The pandemic has created a new opportunity for scammers through the Economic Impact Payments provided by the Coronavirus Aid, Relief, and Economic Security (CARES) Act. Criminals are filing false tax returns to get refunds into incorrect bank accounts or mailed to wrong addresses.
Unfortunately, senior citizens are always prey for criminals. Being targeted and victimized by scammers, seniors are susceptive to tactics that instill fear. As more seniors are comfortable with using technology through email and being active on social media, they are even more vulnerable to fraudulent activity. Seniors need to be alert to fake emails, text messages, websites, and social media attempts to steal their personal information.
Non-English Speakers as Targets
Scammers are targeting groups of people with limited English proficiency by impersonating the IRS. These are usually threatening in nature and many times are phone “robocalls”, but can also be a real person. The criminal may have some of the taxpayer’s information so the call seems more legitimate. The call may threaten the victim with jail time, deportation, or revoking their driver’s license. Taxpayers who are recent immigrants can be very vulnerable and should not engage the scammers.
Unprincipled Tax Preparers
It’s very important to work with a tax preparer who is honest and provides high-quality service. Each filing season finds some dishonest preparers that harm innocent taxpayers. Unscrupulous preparers may target those people without a filing requirement and may or may not be due a refund. The preparer may promise high refunds by claiming fake tax credits, including education credits, the Earned Income Tax Credit (EITC), and other credits. You should avoid a tax preparer who asks you to sign a blank return or promises a big refund before looking at the taxpayer’s records or charges fees based on a percentage of the refund.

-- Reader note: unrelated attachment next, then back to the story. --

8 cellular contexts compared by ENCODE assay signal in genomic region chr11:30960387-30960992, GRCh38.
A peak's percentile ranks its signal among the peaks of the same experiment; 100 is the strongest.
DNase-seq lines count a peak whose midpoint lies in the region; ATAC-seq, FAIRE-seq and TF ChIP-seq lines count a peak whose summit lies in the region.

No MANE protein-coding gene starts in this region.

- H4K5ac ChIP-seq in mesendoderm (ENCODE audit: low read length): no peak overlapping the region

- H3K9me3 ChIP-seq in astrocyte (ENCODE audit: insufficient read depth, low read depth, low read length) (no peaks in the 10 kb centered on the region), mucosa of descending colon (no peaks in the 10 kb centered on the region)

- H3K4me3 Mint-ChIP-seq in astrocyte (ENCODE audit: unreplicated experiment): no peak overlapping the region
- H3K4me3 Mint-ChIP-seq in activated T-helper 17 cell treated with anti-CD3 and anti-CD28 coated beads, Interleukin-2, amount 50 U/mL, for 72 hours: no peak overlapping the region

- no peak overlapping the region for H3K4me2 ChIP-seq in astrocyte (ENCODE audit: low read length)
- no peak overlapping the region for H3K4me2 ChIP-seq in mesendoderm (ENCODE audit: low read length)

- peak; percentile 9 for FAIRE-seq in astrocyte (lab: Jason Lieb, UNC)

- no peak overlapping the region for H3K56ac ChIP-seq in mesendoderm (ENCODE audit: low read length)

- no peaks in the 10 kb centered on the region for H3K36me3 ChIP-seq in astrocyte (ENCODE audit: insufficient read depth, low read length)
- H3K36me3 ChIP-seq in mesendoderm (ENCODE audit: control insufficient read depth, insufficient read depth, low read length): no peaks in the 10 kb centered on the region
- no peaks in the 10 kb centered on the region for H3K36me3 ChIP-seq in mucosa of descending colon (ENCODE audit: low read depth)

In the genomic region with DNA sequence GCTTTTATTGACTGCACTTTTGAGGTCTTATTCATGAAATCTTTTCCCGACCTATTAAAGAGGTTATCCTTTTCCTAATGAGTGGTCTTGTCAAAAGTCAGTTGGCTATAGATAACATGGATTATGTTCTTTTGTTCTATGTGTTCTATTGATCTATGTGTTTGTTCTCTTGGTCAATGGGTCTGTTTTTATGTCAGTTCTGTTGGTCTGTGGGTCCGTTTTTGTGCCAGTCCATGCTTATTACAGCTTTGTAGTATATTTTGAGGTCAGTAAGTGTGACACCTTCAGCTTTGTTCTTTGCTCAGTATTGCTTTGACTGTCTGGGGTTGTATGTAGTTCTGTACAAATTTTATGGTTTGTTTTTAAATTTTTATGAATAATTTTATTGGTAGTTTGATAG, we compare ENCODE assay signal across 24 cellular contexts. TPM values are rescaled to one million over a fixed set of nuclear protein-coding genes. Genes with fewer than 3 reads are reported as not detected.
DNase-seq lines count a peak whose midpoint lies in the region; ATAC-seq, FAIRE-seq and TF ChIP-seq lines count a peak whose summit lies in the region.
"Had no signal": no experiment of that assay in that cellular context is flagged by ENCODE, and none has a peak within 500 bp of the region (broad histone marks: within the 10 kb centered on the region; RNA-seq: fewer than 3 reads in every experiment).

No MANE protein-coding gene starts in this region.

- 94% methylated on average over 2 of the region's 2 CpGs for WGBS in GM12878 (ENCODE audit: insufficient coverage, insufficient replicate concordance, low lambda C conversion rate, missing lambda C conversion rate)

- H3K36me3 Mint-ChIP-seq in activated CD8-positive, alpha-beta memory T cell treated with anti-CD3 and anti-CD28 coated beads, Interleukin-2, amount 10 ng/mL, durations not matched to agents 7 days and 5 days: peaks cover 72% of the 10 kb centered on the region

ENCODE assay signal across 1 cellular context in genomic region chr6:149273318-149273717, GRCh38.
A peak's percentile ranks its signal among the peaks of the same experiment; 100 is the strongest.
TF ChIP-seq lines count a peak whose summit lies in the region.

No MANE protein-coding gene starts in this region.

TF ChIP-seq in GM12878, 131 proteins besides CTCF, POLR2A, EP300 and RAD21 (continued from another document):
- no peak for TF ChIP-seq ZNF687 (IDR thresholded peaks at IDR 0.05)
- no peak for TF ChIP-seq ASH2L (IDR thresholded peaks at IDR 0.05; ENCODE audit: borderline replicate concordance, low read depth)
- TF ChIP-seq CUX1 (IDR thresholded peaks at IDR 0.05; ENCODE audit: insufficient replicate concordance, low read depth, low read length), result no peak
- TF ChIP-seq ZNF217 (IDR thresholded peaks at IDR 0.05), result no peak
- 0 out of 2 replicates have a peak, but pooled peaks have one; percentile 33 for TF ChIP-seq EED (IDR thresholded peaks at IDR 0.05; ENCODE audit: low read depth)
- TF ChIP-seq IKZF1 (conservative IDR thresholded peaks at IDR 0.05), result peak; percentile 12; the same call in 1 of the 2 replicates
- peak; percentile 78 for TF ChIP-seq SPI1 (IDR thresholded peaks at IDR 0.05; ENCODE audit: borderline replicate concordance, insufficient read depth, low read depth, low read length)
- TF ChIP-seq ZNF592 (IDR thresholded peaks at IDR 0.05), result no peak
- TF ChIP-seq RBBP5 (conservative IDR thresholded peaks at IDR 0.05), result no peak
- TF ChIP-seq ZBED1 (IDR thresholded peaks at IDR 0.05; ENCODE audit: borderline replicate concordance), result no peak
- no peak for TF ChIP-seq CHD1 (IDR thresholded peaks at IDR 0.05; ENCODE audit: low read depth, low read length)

Always avoid “ghost” preparers who don’t sign the tax return. These preparers will expose clients to serious mistakes, possible tax fraud, and loss of refunds. During COVID-19, with so many offices closed, take particular care in selecting a credible tax preparer.
Offers in Compromise
Another scam that you should be aware of are offers to resolve tax debt cheaply through an Offer in Compromise (OIC). OIC is available through the IRS to qualified taxpayers, but the criteria are stringent. Unscrupulous companies contact taxpayers who don’t qualify for the OIC in order to collect a fee from people who are already struggling with debt. The IRS has a legitimate program and assists many taxpayers reduce their tax bill. But, not everyone qualifies for the OIC. For example, in 2019 there were 54,000 OICs submitted to the IRS and the agency only accepted 18,000. Use the free online Offer in Compromise Pre-Qualifier tool to see if you qualify. This tool allows you to confirm eligibility and provides an estimated offer amount. Taxpayers can apply for an OIC without third-party representation. But, if you need help, you should be extremely cautious about who you hire.